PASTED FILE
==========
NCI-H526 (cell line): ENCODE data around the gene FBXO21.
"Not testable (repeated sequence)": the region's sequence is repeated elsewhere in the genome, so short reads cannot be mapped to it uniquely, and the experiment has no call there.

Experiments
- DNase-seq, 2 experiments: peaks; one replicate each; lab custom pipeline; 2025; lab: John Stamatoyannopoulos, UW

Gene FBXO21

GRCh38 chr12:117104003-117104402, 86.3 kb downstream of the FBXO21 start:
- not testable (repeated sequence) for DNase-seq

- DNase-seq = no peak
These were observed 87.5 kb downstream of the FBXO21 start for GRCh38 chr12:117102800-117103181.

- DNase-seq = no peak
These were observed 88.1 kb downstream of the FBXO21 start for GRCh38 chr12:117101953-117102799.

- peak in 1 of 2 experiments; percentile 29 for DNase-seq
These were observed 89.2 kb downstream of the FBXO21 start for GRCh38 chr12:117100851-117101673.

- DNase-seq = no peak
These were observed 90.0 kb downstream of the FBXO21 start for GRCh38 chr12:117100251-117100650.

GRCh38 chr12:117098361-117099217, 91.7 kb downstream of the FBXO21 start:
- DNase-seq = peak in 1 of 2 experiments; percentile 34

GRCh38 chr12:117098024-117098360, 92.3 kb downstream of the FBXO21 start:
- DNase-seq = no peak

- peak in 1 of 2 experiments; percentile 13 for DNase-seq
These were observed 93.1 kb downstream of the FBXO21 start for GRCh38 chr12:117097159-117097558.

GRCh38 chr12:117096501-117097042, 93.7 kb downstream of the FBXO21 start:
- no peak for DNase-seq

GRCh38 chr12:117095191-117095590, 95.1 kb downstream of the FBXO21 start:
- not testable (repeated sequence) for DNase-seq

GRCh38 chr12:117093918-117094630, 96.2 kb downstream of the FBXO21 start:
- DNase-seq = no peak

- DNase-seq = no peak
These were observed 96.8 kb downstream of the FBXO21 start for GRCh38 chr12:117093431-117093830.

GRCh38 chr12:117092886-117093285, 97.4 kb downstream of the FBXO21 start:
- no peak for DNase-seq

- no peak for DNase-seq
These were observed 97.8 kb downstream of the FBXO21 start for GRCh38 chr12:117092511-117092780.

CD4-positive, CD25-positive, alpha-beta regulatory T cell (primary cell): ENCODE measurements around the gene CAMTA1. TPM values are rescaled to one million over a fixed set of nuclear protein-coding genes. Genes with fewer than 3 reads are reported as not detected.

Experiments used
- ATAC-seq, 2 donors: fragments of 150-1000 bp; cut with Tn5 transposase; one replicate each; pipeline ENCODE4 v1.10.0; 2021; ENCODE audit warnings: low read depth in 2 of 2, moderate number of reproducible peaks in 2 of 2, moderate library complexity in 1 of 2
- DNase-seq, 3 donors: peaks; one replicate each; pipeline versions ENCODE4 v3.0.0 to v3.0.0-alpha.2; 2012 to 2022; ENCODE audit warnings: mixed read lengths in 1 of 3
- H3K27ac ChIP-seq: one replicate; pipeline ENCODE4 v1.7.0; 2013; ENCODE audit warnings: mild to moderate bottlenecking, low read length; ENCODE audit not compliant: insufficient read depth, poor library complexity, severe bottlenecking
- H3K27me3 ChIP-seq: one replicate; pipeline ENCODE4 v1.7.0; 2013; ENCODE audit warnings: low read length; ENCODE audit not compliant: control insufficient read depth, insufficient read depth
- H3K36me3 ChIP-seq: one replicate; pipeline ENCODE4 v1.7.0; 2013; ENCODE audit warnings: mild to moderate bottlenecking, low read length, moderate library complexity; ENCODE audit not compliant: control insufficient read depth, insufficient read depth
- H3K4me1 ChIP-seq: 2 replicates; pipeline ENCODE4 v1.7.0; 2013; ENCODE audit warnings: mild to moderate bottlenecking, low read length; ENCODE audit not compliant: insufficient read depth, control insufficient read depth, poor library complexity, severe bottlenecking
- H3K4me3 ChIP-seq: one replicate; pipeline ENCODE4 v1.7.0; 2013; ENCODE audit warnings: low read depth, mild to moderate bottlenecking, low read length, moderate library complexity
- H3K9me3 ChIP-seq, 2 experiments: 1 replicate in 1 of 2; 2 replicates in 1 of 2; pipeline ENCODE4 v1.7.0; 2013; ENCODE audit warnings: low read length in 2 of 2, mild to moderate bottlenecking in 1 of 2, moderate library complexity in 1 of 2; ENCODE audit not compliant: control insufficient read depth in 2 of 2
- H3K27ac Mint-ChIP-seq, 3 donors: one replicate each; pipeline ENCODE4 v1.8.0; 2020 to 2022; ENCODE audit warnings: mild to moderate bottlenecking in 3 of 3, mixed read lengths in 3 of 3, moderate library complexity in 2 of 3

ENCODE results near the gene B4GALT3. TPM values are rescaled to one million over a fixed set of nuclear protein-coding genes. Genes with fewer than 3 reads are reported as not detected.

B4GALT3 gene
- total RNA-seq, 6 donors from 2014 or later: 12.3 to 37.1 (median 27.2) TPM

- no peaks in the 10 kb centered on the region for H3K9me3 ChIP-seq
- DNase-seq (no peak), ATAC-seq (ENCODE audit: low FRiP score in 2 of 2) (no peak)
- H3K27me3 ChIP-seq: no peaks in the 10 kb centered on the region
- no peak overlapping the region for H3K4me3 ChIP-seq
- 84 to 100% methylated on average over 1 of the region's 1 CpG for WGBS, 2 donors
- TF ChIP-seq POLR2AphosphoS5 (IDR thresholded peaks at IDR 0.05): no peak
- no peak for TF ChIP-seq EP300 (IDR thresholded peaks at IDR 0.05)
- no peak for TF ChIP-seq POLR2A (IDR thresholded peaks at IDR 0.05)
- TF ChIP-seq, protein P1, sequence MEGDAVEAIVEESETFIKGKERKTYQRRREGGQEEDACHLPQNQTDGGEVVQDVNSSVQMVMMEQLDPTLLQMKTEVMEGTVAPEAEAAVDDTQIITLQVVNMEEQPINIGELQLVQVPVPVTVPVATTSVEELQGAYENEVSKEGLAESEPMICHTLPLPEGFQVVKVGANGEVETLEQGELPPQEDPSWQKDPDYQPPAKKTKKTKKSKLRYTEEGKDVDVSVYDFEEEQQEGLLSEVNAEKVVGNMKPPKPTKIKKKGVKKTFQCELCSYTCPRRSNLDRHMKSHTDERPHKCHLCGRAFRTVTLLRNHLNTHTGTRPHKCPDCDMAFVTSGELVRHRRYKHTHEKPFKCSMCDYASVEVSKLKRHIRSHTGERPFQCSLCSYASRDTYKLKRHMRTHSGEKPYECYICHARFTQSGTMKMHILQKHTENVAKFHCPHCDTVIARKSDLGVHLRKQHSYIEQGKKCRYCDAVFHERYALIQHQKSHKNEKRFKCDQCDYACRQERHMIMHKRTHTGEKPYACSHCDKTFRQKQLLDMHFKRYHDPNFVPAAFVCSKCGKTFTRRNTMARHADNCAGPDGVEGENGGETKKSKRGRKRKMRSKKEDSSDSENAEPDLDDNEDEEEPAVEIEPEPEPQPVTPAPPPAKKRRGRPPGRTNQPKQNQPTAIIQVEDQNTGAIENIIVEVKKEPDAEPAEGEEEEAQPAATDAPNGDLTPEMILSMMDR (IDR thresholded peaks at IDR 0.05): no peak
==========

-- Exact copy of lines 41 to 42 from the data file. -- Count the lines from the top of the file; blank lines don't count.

- H3K4me1 ChIP-seq: 2 replicates; pipeline ENCODE4 v1.7.0; 2013; ENCODE audit warnings: mild to moderate bottlenecking, low read length; ENCODE audit not compliant: insufficient read depth, control insufficient read depth, poor library complexity, severe bottlenecking
- H3K4me3 ChIP-seq: one replicate; pipeline ENCODE4 v1.7.0; 2013; ENCODE audit warnings: low read depth, mild to moderate bottlenecking, low read length, moderate library complexity